AAHPM Leadership Forum: Ignite —Using StrengthsFinder Leadership Strategies to Increase the Performance of You and Your Team in Palliative Care and Hospice Settings (P06)
Would you like to discover what makes you stand out? This half-day session will focus on utilizing a strengths-based approach to create consistent and positive outcomes to everyday challenges in hospice and palliative care settings. Strengths are the unique combination of talents, knowledge, and skills that every person possesses. Participants will complete a StrengthsFinder assessment that will help to identify personal strengths to focus on to become a more effective leader. They will learn how to develop these strengths and leverage them in their everyday friction points.
Specialist Palliative Care services (SPCS) have a vital role to play in the global COVID-19 pandemic. Core expertise in complex symptom management, decision-making in uncertainty, advocacy and education, and ensuring a compassionate response are essential, and SPCS are well positioned to take a proactive approach in crisis management planning.SPCS resource capacity is likely to be overwhelmed, and consideration needs to be given to empowering and supporting high-quality primary palliative care in all care locations.
CONCLUSION: The absence of opioid stewardship and prospectively screening ORAEs represents a gap in current practice at surveyed hospitals. Hospitals have an opportunity to implement and refine best practices such as access to pain management specialists, use of formulary restrictions, and retrospective and prospective monitoring of adverse events to improve opioid use. PMID: 32236455 [PubMed - in process]
AbstractPurposeTo investigate the impact of the different access for percutaneous transhepatic biliary drainage (PTBD) in terms of “Quality of Life” (QoL) in the management of malignant obstructive jaundice.MethodsIn this IRB-approved study, 64 consecutive patients with malignant obstructive jaundice were prospectively randomized to the right (group A) or left access (group B) for PTBD between February 2017 and December 2018. In order to demonstrate differences in terms of QoL between these groups, patients were asked to complete the “EORTC QLQ-BIL21” questionnaire the week after the treatment. Cont...
The COVID-19 pandemic is stressing healthcare systems throughout the world. Significant numbers of patients are being admitted to the hospital with severe illness, often in the setting of advanced age and underlying co-morbidities. Therefore, palliative care is an important part of the response to this pandemic. The Seattle area and UW Medicine have been on the forefront of the pandemic in the US.
Children are seeing rapid changes to their routines and facing an unpredictable future. Palliative care teams may consider expanding their communication training and skillsets to help families consider caring ways to communicate with their children and grandchildren about the coronavirus. Palliative care teams are wise to encourage families to ground their communication with children on key values: honesty and trust, self-compassion, safety, sensitivity, connection, preparedness, community-building, recognition of death as a part of the lifecycle, and legacy.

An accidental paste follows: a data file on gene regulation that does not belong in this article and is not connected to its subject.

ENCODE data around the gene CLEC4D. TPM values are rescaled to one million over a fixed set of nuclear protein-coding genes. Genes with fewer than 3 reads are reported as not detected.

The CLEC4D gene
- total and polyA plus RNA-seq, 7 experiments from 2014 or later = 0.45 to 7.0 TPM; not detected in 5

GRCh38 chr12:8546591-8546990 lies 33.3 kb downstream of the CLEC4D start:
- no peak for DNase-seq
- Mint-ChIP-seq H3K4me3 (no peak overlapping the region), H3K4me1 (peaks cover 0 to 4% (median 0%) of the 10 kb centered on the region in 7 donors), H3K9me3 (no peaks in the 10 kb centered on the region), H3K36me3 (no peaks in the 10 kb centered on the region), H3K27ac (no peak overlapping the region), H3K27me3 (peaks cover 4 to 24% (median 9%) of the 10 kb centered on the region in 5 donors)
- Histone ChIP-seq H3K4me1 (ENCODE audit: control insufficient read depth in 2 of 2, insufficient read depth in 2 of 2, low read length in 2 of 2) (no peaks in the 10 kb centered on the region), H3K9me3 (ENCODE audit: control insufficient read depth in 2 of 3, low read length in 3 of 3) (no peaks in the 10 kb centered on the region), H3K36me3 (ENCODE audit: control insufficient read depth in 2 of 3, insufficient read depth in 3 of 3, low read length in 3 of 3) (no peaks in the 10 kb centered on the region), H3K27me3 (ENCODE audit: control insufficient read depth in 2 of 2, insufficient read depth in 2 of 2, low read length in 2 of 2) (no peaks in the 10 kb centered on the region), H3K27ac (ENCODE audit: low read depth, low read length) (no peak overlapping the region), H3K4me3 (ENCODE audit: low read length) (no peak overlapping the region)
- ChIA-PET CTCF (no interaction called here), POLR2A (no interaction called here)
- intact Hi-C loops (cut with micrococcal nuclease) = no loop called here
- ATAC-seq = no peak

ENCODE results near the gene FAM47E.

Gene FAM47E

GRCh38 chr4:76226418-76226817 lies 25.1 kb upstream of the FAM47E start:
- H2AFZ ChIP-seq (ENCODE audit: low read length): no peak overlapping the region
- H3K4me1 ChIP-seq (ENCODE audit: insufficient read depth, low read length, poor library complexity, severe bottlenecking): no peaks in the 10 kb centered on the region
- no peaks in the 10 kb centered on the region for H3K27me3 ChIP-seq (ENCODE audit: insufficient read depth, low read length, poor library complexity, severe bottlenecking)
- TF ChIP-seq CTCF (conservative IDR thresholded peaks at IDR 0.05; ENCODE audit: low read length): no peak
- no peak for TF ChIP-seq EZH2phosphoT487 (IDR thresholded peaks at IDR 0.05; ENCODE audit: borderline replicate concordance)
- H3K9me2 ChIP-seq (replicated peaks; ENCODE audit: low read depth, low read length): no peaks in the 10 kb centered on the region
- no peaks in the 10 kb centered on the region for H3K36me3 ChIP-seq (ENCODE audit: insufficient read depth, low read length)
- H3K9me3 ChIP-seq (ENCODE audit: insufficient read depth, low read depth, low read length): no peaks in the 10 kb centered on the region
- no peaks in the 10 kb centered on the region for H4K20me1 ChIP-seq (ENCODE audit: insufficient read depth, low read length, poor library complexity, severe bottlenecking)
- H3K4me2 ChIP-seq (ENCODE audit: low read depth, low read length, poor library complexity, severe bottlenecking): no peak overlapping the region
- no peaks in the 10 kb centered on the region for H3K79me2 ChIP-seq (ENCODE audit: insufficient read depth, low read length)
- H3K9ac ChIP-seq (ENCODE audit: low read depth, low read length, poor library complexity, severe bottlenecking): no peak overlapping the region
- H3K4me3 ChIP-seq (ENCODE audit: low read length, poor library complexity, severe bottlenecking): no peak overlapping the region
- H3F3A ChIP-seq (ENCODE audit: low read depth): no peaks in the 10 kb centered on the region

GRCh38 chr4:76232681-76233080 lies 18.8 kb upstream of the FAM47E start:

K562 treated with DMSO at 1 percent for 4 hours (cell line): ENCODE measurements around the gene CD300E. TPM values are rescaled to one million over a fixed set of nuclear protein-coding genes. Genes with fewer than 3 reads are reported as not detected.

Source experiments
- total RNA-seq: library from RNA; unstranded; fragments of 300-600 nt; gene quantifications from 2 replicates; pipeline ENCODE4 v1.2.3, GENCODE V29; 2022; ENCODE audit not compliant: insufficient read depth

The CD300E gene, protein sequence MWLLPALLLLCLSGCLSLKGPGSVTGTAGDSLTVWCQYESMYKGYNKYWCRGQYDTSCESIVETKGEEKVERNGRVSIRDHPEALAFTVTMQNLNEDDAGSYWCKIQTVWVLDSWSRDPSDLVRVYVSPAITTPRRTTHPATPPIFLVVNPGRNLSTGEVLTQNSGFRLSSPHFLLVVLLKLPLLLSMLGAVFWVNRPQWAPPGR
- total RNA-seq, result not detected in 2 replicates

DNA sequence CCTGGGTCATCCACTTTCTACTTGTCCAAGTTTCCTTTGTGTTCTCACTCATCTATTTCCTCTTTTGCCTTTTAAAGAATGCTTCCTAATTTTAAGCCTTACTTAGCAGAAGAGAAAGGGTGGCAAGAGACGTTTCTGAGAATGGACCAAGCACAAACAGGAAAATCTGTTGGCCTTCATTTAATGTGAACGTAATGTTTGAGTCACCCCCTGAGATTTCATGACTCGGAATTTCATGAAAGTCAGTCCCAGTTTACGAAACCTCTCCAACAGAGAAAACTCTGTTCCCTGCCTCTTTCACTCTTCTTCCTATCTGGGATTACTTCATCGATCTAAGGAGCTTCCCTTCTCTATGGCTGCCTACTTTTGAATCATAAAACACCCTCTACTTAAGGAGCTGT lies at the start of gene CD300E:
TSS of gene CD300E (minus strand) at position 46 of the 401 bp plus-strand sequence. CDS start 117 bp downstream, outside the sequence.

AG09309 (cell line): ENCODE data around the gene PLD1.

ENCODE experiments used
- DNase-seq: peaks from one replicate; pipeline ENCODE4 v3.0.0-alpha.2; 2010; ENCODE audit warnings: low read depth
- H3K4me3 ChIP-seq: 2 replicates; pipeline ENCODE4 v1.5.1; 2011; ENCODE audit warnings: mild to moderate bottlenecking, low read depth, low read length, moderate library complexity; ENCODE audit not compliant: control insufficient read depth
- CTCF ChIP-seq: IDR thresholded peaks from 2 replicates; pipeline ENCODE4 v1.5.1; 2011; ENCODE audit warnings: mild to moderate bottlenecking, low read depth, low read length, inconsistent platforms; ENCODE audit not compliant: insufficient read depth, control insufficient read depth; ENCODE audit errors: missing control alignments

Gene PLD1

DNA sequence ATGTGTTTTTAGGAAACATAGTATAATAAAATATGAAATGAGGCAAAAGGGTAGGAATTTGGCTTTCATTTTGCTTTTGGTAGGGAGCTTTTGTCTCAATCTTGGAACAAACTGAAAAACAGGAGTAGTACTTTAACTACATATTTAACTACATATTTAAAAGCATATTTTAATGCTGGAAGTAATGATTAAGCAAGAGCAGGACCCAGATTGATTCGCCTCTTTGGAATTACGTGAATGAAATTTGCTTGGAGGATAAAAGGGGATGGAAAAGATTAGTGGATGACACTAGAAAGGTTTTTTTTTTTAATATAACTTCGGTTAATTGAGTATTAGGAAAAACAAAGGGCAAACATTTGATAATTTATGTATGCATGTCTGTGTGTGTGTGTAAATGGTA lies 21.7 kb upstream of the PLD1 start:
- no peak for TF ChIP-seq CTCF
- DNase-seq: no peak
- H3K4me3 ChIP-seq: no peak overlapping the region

Within weeks, COVID-19 has transformed our practice of palliative care and clinical medicine as we know it. Telemedicine has emerged as a critical technology to bring medical care to patients while attempting to reduce the transmission of COVID-19 among patients, families, and clinicians. It is also increasingly necessary to preserve scarce resources like personal protective equipment. In this article, we share just-in-time tips to support palliative care clinicians and program leaders in providing the best care possible by telemedicine.
We describe these challenges along with recommendations for approaching these conversations. We also propose a framework for proactively mobilizing the palliative care workforce to aggressively address goals of care in all patients, with the aim of reducing the need for rationing of resources.
Since we published the article about the knowledge of palliative care in the U.S.,1 there has been increased attention to the inadequate public awareness and need of promotion strategy to improve the use of palliative care. In the U.S., the utilization of palliative care programs has increased significantly since the implementation of the Benefits Improvement and Protection Act (
COVID-19 is anticipated to spread widely in the United States by the end of 2020.(1) Widespread transmission of COVID-19 in the United States could translate into large numbers of people needing medical care at the same time. This will push many health systems to the point of rationing limited resources such as ICU beds and life sustaining machinery, as has occurred in Italy.(2) Patients and their families at the peak of the pandemic will face symptoms, emotional distress, and decision-making in the face of uncertainty and limited options.
After over a decade of resettlement of ethnic Nepali refugees in the United States, a significant population of seriously ill refugees will require palliative care and hospice care. The refugee experience and culturally specific factors affect the end-of-life care of this population. Challenges in the end-of-life care of Nepali refugees include challenges related to social and health inequities such as significant chronic respiratory disease burden, lack of protocols for deferral of illness disclosure, lack of support for group decision making, unfamiliarity with spiritual, religious and traditional health practices and di...